Practices for Paying Attention to Money

Theology of Money, part 3

First, budget. If at your house, there is a precise monthly budget, and you keep track of every dollar spent and what budget category it falls under, then you are doing a wonderful spiritual practice of noticing your life and what it is for. Budgeting is a spiritual practice (SEE HERE). Making a budget and knowing where and when you exceed it really is a deep spiritual practice of paying attention to your life. Awareness of where and when you exceed your budget lines is a spiritual grounding that then allows you to be intentional about deciding what to do about those overruns.

Second, take a hard look at what your spending on yourself does for you. There are three overall categories for where your money goes: saving, giving it away, and everything else is spending. When you’ve been budgeting for a while, tracking your spending, you can begin to see the patterns more clearly. Then the question for each expense: Is this really helping me? What spending is helping you be happy, improving your overall well-being, and what really isn’t? Are you spending more than what’s doing you any good? Maybe your next budget can begin shifting some money out of the spending categories and into one of the two other categories: saving and giving.

It’s amazing how willing human beings are to keep buying stuff that not only isn’t helping them be any happier, but is actually making them unhappy. Studies show that as we become less materialistic, our well-being improves, and that as our well-being improves we become less materialistic. It’s a spiritual practice of health and joy to intentionally assess whether the spending on yourself is helping – and how much of it is harmful habits that are only weighing you down.

In particular, if that spending has been leading to debt, then it’s a double-killer: you carry the burden of the debt and of the materialism. I read that in 2017 the average American has a credit card balance of $6,375 – and that’s up nearly three percent from the year before. Oh, ouch. That’s a spiritual issue because it’s such a weight on the spirit.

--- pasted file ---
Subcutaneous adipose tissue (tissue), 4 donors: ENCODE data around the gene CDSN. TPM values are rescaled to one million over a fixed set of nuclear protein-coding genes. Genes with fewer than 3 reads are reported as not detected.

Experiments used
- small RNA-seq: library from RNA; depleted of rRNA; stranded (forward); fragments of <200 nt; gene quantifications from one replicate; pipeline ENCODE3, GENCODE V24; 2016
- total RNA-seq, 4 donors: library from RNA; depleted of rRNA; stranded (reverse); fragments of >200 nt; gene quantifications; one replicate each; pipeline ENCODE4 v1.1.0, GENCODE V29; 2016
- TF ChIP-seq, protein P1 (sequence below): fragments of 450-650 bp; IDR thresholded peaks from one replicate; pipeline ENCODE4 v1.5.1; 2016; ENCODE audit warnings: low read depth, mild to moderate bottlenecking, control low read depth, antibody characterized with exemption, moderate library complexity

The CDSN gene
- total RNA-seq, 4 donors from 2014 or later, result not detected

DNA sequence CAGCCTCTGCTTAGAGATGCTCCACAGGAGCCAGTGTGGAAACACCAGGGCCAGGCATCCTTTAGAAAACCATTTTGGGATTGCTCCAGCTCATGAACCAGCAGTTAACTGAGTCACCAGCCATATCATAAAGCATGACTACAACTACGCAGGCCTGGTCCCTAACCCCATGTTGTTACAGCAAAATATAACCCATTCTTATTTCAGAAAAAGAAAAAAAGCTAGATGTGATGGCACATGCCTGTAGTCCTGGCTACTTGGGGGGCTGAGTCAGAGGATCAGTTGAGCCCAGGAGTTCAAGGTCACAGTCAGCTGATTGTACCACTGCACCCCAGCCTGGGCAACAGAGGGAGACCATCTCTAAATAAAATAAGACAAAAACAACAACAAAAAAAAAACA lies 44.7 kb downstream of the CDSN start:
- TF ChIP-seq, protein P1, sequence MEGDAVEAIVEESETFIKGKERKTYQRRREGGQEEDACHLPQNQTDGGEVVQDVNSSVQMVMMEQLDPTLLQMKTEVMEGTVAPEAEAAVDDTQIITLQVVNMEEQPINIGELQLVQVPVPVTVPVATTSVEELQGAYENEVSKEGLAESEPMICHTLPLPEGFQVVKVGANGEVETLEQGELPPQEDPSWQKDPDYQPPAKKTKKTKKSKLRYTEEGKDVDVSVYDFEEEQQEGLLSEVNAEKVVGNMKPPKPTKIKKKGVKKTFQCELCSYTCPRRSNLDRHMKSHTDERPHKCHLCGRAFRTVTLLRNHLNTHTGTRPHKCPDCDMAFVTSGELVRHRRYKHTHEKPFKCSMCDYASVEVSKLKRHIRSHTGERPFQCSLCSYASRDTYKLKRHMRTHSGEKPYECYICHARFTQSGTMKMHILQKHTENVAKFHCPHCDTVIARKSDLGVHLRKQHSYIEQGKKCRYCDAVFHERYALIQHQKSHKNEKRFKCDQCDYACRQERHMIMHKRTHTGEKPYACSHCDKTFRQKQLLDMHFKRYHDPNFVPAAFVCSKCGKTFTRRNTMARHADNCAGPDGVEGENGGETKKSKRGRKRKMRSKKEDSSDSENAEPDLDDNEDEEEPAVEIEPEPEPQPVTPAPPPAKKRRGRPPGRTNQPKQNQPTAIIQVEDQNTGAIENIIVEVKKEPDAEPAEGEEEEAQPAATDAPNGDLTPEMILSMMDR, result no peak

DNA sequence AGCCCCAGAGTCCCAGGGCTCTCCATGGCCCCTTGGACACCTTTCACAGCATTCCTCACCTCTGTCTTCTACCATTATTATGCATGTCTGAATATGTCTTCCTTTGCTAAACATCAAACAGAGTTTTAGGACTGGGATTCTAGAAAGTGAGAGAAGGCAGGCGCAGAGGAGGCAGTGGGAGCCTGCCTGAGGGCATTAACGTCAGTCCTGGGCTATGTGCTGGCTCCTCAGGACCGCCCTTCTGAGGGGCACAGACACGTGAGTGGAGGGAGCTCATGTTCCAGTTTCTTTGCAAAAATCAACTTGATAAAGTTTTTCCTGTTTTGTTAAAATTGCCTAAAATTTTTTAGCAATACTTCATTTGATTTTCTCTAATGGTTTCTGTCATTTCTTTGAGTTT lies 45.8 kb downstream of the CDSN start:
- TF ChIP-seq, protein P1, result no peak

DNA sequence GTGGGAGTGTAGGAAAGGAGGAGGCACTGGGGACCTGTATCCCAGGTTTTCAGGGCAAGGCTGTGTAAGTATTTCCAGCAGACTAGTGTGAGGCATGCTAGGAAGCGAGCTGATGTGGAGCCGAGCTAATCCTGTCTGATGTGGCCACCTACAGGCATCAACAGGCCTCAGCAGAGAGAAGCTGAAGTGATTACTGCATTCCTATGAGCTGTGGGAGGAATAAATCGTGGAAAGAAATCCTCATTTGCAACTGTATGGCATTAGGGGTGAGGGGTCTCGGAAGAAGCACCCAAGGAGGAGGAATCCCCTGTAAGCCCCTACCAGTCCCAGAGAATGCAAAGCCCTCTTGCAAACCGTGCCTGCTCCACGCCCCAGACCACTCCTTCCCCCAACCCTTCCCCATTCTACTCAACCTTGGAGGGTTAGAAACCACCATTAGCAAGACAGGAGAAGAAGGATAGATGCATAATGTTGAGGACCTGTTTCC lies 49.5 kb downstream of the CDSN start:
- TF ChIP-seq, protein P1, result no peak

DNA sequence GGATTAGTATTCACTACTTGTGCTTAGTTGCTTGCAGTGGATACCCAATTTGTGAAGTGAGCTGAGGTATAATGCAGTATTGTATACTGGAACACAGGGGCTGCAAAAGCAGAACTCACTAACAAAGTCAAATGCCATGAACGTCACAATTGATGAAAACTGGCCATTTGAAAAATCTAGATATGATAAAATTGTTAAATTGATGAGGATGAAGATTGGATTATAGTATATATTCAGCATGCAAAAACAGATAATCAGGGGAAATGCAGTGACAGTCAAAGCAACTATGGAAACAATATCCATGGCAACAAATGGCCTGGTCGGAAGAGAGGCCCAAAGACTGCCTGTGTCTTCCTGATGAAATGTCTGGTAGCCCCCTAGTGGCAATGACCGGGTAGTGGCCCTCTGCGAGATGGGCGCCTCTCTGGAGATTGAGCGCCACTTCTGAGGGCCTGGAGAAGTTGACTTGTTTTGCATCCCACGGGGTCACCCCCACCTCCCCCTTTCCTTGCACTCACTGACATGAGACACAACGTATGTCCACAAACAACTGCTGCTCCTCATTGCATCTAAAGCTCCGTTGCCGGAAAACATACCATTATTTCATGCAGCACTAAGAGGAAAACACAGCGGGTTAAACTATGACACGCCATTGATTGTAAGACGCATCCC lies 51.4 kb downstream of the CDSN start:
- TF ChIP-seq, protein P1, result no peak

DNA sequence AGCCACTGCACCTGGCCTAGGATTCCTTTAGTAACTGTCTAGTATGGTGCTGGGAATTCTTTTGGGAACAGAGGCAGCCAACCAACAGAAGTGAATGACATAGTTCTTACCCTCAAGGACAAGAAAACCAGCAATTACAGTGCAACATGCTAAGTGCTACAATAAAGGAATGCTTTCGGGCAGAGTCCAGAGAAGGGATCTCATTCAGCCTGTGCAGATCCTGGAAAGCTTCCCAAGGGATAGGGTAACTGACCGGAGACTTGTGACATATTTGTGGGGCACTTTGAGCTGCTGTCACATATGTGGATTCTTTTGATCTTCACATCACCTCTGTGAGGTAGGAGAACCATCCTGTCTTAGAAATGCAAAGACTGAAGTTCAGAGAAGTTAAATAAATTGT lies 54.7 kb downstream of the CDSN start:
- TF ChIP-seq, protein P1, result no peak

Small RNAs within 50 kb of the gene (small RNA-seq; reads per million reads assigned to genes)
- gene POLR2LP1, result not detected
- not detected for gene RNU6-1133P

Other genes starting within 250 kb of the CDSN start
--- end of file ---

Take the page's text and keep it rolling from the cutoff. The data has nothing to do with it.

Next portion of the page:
Third, give. What’s your money for? It’s for doing good in the world. Take care of yourself – which includes stopping spending on what you don’t need – and give away the rest. Give away more. I like the website givewell.org for rating charities for maximum effectiveness for every dollar you give. Some charities directly help people who are suffering and others work for systemic change so that the systems that create suffering can be reformed. Giving food to the hungry doesn’t address the need to change the system that leaves people hungry. At the same time, supporting systemic change so that eventually everyone will be able to feed themselves doesn’t feed any of the people who are hungry right now. So my suggestion would be dividing your charitable giving evenly between those two categories, 50-50.

Fourth, get used to thinking in terms of percentages of your income. I always like to see non-round numbers being pledged. A pledge of $3,142 and 18 cents tells me that this is a person who thoughtfully determines their pledge as a percentage of income. They know what their adjusted gross income is, they decided what percent of that was what they wanted to give to our congregation, and pledged a percent, rather than picking a round dollar amount.

Once you’re thinking of the allocation of your resources in terms of percents, a good starter guideline is 10-10-80. Save 10 percent. Give away 10 percent. Live on the other 80 percent. 10-10-80. (More on 10-10-80 budgeting HERE.) Certainly at different phases of life, and at different income levels, those percentages need to be different. Maybe you can afford to be giving away 20 percent. Or 50 percent. Don’t be stuck on 10 percent giving if you have open to you the possibilities of giving away much higher percents. There is such amazing joy in that – don’t hold yourself back if you don’t need to.

Or maybe saving 10 percent is too much because your retirement is as set as it needs to be, and you have no debts, and your kids inheritance is already all that it needs to be – any additional wouldn’t really be doing them any favors -- so you’re at a place where saving 10 percent is too much. Don’t be stuck on that 10 percent either. But as a beginning point for being intentional about who you are in the world, what your resources stand for, 10-10-80 is a good starting point. You might adopt 10-10-80 and live into that for a year or so and then see what adjustments would be fulfilling, given your position.

Spirituality is a path – it’s a path of awareness and intentionality, of waking up to ourselves and what we are and what we’re doing instead of being pulled along by unexamined habits and impulses. Spirituality of money recognizes that what we do and are includes what we do and are with our resources.

So tell me, what is it you plan to do with your one wild and precious cashflow?

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This is part 3 of 3 of "Theology of Money"
See also
Part 1: Erosion of the Nonmarket
Part 2: Market Harms and Market Benefits

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